Sedra of the week: Vayakhel Pekudei

Sedra of the week: Vayakhel Pekudei

Sedra-of-the-week-300x208By Rabbi Moshe Mayerfeld

In a Recent debate about transparency in the charitable sector, Sir Stephen Bubb, head of the charity chief executives’ body Acevo maintained a radical view that it is inappropriate for charities to declare information such as chief executive pay and political affiliations in their annual accounts.

Understandably, this is a highly contentious issue. Jewish tradition has always seemed to favour an openness when dealing with public funds.

During the process of the building of the tabernacle, Moshe keeps all the donations in the public eye and lists them accordingly; gold, silver, copper, all in group listings.

Then the verse tells us about the copper laver. This was the washing station that the cohen used before he did any service in the Temple.

The Torah informs us that it was made from copper mirrors that were donated by the women in the dessert.

Listed separately, they seem to be left behind. Why were these mirrors not included with the rest of the copper vessels?

Often it is perceived mistakenly that in order to be ‘holy’, one must refrain. To take an oath of poverty, silence or abstinence.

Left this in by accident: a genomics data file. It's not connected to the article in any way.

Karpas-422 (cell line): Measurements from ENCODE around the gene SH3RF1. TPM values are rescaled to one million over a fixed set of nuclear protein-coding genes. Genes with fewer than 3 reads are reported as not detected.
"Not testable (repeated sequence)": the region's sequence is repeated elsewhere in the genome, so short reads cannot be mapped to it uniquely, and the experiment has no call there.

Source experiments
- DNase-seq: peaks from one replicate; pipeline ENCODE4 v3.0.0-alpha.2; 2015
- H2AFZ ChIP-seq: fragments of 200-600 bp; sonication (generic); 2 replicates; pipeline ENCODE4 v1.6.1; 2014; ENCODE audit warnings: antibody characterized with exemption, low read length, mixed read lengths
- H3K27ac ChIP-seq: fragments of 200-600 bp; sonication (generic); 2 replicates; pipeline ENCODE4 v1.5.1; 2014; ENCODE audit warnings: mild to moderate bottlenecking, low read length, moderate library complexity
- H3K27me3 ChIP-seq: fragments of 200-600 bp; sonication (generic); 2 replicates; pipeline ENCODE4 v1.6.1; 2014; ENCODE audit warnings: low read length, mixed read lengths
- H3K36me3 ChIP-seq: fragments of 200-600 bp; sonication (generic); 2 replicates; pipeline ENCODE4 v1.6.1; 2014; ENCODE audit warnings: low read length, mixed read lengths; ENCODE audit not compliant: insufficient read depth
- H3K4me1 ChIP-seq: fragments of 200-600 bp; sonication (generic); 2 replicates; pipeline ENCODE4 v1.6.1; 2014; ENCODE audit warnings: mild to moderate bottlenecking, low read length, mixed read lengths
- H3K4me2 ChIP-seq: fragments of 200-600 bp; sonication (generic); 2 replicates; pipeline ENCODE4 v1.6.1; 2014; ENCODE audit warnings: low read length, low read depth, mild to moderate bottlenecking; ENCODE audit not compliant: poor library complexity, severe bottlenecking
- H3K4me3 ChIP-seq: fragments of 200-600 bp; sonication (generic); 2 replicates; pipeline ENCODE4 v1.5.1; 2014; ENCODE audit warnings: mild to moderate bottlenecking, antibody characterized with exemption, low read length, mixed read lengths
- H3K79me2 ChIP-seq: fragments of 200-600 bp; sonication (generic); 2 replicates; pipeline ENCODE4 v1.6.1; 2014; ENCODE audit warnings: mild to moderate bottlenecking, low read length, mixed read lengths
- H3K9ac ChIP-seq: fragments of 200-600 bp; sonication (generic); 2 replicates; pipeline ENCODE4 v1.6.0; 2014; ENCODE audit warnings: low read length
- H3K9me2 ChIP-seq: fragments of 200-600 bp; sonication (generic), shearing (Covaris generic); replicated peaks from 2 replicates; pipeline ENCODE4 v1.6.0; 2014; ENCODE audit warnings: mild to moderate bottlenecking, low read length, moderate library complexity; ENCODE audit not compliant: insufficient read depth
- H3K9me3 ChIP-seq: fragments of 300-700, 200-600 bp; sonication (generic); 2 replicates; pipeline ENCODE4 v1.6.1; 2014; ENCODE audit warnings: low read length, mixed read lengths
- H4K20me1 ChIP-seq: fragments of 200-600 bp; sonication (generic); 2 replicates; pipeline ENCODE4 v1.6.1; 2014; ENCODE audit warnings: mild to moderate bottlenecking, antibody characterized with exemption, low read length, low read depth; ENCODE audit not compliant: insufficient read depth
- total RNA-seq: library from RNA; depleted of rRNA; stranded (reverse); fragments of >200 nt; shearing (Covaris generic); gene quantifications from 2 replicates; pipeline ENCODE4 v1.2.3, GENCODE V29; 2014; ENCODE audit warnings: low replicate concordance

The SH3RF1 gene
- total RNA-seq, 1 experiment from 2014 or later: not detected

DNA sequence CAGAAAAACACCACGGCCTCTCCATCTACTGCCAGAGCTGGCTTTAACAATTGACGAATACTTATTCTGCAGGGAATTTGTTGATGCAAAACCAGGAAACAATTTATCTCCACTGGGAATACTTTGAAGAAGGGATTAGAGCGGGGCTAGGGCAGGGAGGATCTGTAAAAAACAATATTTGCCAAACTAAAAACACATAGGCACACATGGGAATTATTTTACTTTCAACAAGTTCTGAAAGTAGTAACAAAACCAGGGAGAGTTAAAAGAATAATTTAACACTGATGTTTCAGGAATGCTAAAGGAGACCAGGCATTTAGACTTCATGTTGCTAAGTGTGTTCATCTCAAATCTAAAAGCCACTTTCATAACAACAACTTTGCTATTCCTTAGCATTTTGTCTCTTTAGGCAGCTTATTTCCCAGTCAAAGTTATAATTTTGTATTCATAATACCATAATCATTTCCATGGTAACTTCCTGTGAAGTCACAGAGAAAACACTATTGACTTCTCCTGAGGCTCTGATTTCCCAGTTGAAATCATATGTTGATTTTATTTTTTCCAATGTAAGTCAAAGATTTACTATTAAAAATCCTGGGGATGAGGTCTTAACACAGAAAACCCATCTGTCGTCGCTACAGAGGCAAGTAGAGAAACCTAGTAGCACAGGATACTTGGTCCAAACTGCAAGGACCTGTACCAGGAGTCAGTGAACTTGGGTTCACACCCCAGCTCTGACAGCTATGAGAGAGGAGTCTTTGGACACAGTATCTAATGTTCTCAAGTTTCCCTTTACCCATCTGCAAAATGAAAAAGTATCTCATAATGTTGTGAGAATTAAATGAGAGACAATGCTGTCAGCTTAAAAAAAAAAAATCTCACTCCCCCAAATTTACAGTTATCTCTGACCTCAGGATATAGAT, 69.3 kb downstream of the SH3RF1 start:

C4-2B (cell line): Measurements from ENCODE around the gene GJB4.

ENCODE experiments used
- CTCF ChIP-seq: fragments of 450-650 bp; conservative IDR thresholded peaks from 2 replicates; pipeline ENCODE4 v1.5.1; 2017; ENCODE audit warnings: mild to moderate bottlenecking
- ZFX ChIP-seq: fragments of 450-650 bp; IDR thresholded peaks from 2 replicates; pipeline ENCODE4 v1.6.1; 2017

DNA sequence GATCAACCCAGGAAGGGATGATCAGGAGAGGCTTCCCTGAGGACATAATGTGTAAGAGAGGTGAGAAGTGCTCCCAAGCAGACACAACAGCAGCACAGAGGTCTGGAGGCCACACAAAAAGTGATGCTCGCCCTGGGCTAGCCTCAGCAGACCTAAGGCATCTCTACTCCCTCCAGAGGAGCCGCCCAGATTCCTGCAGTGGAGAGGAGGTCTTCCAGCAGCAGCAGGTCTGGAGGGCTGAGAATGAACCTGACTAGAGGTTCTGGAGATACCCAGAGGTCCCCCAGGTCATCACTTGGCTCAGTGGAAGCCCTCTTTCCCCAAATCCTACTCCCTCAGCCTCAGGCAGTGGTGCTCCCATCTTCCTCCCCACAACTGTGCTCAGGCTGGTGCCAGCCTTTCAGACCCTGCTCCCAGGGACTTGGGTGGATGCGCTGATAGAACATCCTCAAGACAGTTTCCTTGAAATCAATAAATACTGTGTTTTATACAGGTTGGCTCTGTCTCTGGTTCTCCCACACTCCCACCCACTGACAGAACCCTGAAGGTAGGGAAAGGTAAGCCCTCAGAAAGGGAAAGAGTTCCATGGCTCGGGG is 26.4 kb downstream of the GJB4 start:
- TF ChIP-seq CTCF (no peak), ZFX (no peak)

The Jewish view is to embrace the physical world and use it for the positive.

This world is made up of essentially neutral physical things and it is our job to channel them and raise them to greatness. Money, education, power are neither good nor bad.

The question is how we use them.

The power of speech can create the terror of Hitler or the freedom of Martin Luther King Jr. When these mirrors first came to Moshe, he left them aside.

He was reluctant to accept them as part of the building of the holy temple. Moshe felt that the mirrors had been used for mundane matters – physicality, vanity and even lust.

God teaches Moshe a valuable lesson. These mirrors were neutral. In fact, the mirrors were then used to ensure normal family life in Egypt continued despite the treacherous conditions of slavery.

These items were elevated to ensure Jewish survival.

They weren’t even melted down like the other precious metals were before they were reshaped. The mirrors remained intact to give us a chance to reflect.

The were there for the Jews to look at and see a world of opportunity.

They would then learn how engage, enjoy and use properly.

The challenge is to provide the correct framework for our lives and give it the right parameters.

We use these forgotten items as instructions for living and maximising our interactions with this world.

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